Wag the dog







By Amy Gray

It’s natural that the US presidential race has focused the world’s attention. As a country that’s assumed the role of leading the “Free World” (which the rest of the world pays for), we’re preparing for a new leader who will influence the world, its economies and safety.

Naturally, news of the presidential race has inundated Australian and online media. We’re sharing links, reading up and trading gifs and becoming armchair (not quite) experts making sense of the rules. We’re invested in the outcome but don’t understand the full context of America’s issues and how some of the most historically and logically impossible candidates in recent history have emerged.

Particularly Donald Trump, nominated Republican candidate and caricature.

Linda Tirado, US writer and activist, believes his emergence can be explained as part of the rise in politicians who stoke fear for political gain.

“Fear of becoming poor is largely what drives our incredibly mercantile society, so it’s used during election cycles to drive behavior”, Tirado explains.

Tirado knows poor, especially after her blog post “Why I make terrible decisions, or, poverty thoughts ,” went viral.  She has since devoted herself to activism and writing, exploring the intersection between poverty and politics.

Scarily, Tirado believes Trump’s election is “pretty” likely given his use of fear and regressive statements about society which, for some has gone quicker than they can handle. “We went from not discussing AIDS to legalizing gay marriage in my adult memory. Women have made huge gains. It’s an inevitable backlash, but a strong one“, she says.

Yet it may be a reaction that could benefit Trump. “I don’t think [poor white men] will en bloc vote Trump, but if they do it will be largely backlash to societal change.

In a society where change feels accelerated and changing their level of privilege, there’s a need for simple answers. A politician who will give a simple answer and promise of quick action they can understand – it’s not that they’re without intelligence but a simple and fast answer is often more compelling than a longer narrative that requires ongoing discussion.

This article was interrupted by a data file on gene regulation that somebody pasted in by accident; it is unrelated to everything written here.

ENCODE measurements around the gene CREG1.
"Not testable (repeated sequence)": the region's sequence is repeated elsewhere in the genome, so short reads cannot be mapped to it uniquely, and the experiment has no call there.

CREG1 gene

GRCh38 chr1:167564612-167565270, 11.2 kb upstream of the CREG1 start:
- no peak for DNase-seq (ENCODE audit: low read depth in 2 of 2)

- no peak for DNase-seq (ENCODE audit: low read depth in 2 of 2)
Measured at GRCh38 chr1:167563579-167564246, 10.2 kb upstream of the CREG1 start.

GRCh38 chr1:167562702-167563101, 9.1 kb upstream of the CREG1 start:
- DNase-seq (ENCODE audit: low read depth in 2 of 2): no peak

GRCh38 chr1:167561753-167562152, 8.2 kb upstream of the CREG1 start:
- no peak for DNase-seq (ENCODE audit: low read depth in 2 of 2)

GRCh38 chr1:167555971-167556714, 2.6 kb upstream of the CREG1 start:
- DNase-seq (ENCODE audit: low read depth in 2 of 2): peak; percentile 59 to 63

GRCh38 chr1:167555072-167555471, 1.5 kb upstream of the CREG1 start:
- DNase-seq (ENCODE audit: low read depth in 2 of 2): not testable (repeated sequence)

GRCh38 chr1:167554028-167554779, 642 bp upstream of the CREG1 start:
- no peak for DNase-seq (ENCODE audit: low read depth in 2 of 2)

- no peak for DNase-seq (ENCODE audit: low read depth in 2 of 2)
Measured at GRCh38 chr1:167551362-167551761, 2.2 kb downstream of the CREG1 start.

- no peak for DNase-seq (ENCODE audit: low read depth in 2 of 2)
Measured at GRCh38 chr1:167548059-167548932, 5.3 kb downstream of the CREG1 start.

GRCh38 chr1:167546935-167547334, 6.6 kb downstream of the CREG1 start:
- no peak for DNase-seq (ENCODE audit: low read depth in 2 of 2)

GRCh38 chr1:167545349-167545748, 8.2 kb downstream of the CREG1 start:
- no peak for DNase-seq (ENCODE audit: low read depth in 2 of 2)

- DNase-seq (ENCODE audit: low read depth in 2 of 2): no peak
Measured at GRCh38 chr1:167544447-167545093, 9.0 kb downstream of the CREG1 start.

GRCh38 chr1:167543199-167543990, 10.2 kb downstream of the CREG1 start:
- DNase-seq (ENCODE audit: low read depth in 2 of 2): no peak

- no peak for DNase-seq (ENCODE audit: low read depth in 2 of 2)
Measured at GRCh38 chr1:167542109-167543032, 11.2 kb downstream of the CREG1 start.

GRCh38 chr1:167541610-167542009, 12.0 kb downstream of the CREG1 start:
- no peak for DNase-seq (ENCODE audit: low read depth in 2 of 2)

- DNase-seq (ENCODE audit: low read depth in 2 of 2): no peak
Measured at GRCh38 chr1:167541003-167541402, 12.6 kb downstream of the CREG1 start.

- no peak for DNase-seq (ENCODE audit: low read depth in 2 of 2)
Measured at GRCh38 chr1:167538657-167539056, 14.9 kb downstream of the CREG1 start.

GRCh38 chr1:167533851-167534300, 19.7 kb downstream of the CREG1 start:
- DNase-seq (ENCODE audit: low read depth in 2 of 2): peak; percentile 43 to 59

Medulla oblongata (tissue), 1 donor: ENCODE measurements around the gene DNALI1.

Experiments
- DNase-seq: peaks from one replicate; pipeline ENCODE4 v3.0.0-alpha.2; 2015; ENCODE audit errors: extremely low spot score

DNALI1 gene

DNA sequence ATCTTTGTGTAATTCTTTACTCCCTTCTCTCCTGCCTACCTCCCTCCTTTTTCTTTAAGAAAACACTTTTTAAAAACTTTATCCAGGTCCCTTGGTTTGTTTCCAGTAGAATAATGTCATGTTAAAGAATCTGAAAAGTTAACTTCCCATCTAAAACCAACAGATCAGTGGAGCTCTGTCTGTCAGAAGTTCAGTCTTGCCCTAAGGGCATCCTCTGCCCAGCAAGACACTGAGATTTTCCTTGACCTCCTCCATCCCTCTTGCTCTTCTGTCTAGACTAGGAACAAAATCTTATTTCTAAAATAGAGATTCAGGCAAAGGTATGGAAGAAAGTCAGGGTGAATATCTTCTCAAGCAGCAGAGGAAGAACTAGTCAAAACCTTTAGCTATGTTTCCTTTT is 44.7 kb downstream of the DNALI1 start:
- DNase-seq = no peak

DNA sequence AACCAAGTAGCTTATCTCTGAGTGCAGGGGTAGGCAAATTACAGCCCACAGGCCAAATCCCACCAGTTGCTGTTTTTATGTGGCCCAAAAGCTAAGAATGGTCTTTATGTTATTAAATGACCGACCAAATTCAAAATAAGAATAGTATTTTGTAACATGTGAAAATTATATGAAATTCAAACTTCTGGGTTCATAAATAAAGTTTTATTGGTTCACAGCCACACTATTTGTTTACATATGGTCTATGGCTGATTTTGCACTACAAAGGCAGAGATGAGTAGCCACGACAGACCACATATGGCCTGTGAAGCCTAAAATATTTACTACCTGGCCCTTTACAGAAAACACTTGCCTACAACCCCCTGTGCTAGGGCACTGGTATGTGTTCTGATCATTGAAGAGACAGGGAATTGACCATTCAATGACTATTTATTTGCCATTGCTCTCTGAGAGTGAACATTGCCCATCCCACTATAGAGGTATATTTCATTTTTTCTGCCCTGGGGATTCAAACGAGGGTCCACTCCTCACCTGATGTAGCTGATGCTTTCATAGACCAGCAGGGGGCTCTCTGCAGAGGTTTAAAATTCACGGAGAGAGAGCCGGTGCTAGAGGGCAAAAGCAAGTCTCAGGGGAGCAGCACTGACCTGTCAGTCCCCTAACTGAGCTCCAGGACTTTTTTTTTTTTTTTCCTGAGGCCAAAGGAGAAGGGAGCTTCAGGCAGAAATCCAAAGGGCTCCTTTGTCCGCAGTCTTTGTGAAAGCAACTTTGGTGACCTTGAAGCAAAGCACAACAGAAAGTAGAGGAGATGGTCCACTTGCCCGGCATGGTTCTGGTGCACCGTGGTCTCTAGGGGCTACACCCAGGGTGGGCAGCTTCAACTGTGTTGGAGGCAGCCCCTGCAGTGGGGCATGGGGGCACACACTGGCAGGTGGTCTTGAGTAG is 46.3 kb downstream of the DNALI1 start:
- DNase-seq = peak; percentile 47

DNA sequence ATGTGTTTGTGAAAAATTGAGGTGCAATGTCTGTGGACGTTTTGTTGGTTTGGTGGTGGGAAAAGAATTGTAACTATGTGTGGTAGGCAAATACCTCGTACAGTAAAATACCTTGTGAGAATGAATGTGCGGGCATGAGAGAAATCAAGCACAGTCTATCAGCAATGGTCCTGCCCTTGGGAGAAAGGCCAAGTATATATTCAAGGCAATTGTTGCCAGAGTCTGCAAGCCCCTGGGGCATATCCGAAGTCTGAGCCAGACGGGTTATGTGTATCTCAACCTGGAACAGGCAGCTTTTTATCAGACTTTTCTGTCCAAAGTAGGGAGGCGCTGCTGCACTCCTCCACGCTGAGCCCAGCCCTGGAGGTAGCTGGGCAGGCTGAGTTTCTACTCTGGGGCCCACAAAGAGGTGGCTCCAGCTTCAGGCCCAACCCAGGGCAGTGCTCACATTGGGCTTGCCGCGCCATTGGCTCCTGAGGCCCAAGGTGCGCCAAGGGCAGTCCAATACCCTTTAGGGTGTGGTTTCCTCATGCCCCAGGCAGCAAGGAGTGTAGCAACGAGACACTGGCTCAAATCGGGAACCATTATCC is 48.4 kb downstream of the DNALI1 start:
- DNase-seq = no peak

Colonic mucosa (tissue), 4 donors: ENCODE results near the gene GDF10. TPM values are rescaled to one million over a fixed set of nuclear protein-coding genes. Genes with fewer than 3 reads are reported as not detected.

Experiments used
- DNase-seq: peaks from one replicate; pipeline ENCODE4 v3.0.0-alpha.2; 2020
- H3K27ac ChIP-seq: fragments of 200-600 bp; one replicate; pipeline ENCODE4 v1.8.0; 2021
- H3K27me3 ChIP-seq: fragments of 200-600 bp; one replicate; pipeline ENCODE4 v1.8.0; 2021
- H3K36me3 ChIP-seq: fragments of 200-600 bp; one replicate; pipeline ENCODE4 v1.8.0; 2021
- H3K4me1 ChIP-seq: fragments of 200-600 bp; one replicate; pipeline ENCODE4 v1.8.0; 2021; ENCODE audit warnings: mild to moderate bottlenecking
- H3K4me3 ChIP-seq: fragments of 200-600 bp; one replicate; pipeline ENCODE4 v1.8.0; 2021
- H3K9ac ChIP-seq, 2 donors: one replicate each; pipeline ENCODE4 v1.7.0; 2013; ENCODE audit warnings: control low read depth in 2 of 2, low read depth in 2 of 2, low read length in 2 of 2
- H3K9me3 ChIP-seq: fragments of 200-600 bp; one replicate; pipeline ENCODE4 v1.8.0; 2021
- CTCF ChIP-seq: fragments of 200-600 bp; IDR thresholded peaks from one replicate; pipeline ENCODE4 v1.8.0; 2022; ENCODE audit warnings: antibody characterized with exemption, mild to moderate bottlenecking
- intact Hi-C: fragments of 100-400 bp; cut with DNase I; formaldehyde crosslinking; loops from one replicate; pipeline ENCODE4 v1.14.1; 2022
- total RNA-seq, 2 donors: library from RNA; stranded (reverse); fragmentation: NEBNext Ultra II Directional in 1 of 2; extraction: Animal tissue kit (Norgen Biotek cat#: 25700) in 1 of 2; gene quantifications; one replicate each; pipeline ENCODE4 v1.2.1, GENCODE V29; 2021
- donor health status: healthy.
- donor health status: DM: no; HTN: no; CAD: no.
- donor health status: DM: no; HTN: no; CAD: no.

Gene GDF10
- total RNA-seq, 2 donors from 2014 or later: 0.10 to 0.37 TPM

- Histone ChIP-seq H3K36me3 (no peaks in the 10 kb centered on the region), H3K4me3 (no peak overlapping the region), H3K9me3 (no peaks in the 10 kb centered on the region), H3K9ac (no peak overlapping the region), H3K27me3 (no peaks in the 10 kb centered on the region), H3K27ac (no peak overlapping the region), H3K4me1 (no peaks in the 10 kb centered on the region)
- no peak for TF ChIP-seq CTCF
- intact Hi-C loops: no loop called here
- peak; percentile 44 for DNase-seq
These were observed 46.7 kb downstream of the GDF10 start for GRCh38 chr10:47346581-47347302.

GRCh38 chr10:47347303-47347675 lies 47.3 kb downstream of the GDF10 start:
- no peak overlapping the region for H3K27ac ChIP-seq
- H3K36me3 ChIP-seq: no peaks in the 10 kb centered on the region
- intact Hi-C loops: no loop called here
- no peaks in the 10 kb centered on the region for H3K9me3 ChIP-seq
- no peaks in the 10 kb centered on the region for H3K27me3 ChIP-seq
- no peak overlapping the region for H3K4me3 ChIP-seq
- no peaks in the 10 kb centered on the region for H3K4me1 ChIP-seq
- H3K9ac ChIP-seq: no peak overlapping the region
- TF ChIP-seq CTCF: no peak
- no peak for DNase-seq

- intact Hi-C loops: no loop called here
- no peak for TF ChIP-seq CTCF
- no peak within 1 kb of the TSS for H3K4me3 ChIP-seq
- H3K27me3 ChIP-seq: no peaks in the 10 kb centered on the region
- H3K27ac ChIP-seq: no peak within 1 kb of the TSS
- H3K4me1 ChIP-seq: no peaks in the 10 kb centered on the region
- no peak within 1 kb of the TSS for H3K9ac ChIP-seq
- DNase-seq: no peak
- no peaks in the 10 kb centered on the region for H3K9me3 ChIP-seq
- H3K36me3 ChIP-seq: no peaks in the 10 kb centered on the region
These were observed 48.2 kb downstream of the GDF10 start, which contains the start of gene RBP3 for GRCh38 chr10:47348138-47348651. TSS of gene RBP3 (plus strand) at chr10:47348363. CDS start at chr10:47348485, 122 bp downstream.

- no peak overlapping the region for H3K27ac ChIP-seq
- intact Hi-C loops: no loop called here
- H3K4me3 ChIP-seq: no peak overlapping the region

Democrat Bernie Sanders offered that longer narrative about reform that scared some but energised others into hoping he could reset the cynicism and corruption in modern politics.

“I think they don’t go for Sanders because he doesn’t give the easy blame. Sanders says ‘I know you’re hurting’ but Trump adds ‘and I know who’s going to pay’. That vengeance validates all the fear people are feeling in a visceral way.

Ultimately though, Sanders’ campaign to reduce poverty and inequality failed to build the base he needed to progress, especially among Americans would would have benefited from his economic reforms.

Tirado is Team Bernie. She liked “his economic agenda and the fact that I have such strong distaste for the Kabuki of a two-party system. In America, the best you can hope for is that occasionally a Bernie will come along to realign the party farther from the opposition.”

Sanders’ defeat in the primaries doesn’t necessarily mean Tirado has become a fan of Democractic candidate Hillary Clinton.

“Hillary is emblematic of the imperial Presidency, from my vantage”, she says. “Hillary has led her party for decades, to be sure; [but] it’s not really something you want to brag about when we’re setting records for intransigence and inability to actually govern.”

Linda Tirado will be at the Queen Victoria Women’s Centre August 15 to share her thoughts on poverty, the US election and what lessons Australia can learn. Tickets are available via trybooking.com



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